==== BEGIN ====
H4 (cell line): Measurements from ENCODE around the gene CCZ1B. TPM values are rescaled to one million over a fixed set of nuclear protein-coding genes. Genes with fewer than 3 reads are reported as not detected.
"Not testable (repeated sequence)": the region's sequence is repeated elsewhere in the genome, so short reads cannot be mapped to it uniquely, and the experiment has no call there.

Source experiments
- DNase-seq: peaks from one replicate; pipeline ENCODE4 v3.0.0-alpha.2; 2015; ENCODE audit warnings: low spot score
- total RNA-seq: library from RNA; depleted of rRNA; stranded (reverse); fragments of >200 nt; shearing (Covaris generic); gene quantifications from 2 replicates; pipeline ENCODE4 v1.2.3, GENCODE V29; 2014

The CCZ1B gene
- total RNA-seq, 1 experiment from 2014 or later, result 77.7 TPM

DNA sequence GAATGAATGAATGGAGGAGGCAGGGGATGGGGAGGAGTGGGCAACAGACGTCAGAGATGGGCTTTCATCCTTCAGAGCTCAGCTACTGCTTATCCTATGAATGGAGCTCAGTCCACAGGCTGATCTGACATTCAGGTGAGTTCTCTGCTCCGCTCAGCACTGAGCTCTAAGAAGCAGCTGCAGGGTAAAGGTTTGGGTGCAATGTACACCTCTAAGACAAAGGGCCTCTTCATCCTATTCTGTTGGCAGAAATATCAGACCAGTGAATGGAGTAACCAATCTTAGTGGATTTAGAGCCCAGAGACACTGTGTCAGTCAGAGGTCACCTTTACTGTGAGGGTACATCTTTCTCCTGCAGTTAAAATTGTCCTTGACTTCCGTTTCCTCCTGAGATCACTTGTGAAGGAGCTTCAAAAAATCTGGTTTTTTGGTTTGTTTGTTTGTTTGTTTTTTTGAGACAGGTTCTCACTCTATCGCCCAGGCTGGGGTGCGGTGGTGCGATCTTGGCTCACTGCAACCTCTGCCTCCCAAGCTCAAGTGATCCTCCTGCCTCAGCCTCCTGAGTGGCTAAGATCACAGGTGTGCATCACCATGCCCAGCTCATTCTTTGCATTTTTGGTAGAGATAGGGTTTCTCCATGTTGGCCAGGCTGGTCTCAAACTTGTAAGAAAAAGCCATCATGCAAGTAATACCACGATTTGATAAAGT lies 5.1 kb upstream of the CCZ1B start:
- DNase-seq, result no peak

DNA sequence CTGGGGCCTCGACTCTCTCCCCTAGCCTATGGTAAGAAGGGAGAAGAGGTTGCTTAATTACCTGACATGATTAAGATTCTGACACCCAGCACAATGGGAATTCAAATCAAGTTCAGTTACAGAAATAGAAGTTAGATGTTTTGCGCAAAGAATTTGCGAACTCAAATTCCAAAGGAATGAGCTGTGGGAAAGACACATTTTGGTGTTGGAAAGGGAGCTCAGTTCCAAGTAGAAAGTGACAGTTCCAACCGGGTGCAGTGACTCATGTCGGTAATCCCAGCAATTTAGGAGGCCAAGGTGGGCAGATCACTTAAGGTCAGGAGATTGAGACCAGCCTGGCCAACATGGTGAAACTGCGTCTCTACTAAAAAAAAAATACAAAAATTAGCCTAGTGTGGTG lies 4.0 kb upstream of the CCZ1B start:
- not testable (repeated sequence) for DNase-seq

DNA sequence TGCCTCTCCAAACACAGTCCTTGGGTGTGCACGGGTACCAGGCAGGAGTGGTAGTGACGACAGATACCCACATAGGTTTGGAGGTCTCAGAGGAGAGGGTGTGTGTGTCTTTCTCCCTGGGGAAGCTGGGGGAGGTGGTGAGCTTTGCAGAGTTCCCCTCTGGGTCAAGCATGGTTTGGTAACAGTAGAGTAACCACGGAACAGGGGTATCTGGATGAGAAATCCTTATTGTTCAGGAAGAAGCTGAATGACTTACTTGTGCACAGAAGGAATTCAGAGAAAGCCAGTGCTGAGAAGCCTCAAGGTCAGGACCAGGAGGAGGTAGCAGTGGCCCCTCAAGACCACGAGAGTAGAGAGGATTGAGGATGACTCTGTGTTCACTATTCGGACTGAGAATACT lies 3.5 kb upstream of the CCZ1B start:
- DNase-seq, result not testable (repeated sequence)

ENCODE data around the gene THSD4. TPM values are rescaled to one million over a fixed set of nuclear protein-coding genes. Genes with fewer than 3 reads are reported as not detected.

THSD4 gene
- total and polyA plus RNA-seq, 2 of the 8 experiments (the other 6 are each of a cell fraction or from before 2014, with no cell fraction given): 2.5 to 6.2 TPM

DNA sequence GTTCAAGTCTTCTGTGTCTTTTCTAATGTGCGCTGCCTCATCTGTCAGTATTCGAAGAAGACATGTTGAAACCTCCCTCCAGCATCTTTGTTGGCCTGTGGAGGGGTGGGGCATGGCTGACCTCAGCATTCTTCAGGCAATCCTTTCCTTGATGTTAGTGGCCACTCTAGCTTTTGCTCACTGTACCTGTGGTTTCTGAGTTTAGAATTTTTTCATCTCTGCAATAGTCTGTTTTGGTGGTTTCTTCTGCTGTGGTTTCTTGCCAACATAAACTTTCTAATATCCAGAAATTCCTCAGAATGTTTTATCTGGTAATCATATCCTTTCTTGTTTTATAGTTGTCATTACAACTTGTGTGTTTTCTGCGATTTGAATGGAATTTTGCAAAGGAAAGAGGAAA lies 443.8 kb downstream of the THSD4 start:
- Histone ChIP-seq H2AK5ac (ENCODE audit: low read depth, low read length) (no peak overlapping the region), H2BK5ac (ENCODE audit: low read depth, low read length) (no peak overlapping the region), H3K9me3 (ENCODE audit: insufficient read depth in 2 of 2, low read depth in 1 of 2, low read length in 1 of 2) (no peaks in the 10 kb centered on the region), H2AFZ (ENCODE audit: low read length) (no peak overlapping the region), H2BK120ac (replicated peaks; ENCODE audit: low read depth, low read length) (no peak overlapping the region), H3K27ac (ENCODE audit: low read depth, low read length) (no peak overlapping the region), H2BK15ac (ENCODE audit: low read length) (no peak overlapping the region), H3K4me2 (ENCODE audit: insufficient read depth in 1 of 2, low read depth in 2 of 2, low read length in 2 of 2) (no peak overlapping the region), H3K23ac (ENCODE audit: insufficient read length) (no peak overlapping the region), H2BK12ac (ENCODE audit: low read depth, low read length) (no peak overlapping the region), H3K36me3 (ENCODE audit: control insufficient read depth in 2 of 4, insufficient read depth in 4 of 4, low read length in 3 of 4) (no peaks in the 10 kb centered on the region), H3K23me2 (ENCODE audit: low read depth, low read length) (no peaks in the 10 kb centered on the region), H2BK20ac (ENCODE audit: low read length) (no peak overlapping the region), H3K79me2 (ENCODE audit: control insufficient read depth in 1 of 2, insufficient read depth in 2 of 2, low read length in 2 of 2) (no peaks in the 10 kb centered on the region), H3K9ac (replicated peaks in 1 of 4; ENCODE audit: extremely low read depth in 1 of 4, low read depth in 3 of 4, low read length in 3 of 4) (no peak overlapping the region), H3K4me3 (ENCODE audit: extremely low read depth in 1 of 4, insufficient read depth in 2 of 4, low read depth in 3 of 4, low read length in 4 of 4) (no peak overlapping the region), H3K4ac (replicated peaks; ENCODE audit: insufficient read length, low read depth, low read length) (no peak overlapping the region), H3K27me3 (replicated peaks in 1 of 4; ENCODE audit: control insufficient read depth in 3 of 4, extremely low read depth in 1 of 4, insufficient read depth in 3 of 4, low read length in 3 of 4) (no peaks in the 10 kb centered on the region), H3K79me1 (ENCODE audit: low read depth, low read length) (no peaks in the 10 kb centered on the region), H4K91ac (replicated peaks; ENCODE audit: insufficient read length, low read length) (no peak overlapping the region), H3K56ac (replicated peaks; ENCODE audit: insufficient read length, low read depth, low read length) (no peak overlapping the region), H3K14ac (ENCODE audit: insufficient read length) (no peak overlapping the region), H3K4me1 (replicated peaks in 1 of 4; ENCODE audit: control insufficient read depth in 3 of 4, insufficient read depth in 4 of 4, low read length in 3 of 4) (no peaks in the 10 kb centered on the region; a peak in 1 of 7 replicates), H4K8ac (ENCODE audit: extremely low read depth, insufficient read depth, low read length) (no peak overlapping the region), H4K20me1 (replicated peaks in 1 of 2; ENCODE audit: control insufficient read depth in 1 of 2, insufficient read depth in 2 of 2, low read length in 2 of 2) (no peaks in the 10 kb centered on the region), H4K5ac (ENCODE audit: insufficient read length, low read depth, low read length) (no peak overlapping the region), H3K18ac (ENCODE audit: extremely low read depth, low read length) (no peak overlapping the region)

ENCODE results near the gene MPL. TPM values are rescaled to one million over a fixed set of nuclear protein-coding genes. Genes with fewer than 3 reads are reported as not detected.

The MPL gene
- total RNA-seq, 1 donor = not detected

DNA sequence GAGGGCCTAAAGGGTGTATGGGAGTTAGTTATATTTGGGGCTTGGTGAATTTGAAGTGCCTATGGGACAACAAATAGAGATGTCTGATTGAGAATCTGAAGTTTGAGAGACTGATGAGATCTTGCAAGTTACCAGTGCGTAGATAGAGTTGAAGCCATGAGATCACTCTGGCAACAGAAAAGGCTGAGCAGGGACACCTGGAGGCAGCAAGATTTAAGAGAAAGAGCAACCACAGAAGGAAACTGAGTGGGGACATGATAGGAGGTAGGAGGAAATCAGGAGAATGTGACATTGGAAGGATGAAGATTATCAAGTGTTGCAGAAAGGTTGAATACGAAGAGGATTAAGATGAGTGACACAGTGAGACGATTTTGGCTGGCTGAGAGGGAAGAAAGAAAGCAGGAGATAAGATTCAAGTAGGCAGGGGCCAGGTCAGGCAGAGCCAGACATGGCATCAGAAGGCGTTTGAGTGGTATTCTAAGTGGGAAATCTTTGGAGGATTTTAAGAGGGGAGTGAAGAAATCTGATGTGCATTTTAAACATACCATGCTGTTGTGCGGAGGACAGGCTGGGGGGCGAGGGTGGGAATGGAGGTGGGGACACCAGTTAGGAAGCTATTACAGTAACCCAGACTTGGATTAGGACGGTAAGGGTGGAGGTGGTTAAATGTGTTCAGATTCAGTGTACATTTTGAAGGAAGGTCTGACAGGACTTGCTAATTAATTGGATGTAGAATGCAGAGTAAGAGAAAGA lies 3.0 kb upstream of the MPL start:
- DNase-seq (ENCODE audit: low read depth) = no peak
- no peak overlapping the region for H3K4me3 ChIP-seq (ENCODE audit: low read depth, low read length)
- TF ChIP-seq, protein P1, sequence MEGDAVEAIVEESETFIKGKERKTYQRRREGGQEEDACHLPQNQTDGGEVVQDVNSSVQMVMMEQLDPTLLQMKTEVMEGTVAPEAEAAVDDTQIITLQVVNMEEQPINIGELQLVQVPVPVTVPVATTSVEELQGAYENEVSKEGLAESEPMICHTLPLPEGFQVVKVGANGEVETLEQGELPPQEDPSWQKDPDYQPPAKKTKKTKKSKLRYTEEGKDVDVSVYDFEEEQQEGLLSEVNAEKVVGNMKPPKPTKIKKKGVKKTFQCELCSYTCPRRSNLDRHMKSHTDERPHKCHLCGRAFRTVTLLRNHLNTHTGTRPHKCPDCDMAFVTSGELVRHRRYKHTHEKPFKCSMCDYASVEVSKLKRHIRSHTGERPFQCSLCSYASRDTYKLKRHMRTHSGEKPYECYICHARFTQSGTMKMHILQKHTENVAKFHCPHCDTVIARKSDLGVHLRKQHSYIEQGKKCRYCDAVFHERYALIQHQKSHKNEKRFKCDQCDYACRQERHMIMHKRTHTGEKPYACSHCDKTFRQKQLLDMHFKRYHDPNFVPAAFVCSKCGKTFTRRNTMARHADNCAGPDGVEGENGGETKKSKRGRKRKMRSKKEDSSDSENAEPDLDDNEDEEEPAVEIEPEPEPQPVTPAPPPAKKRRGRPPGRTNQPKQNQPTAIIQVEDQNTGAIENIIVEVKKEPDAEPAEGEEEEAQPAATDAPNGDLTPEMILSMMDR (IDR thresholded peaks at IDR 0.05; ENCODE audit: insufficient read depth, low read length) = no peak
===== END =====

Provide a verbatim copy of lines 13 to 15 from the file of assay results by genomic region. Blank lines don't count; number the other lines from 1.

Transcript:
- DNase-seq, result not testable (repeated sequence)

ENCODE data around the gene THSD4. TPM values are rescaled to one million over a fixed set of nuclear protein-coding genes. Genes with fewer than 3 reads are reported as not detected.

THSD4 gene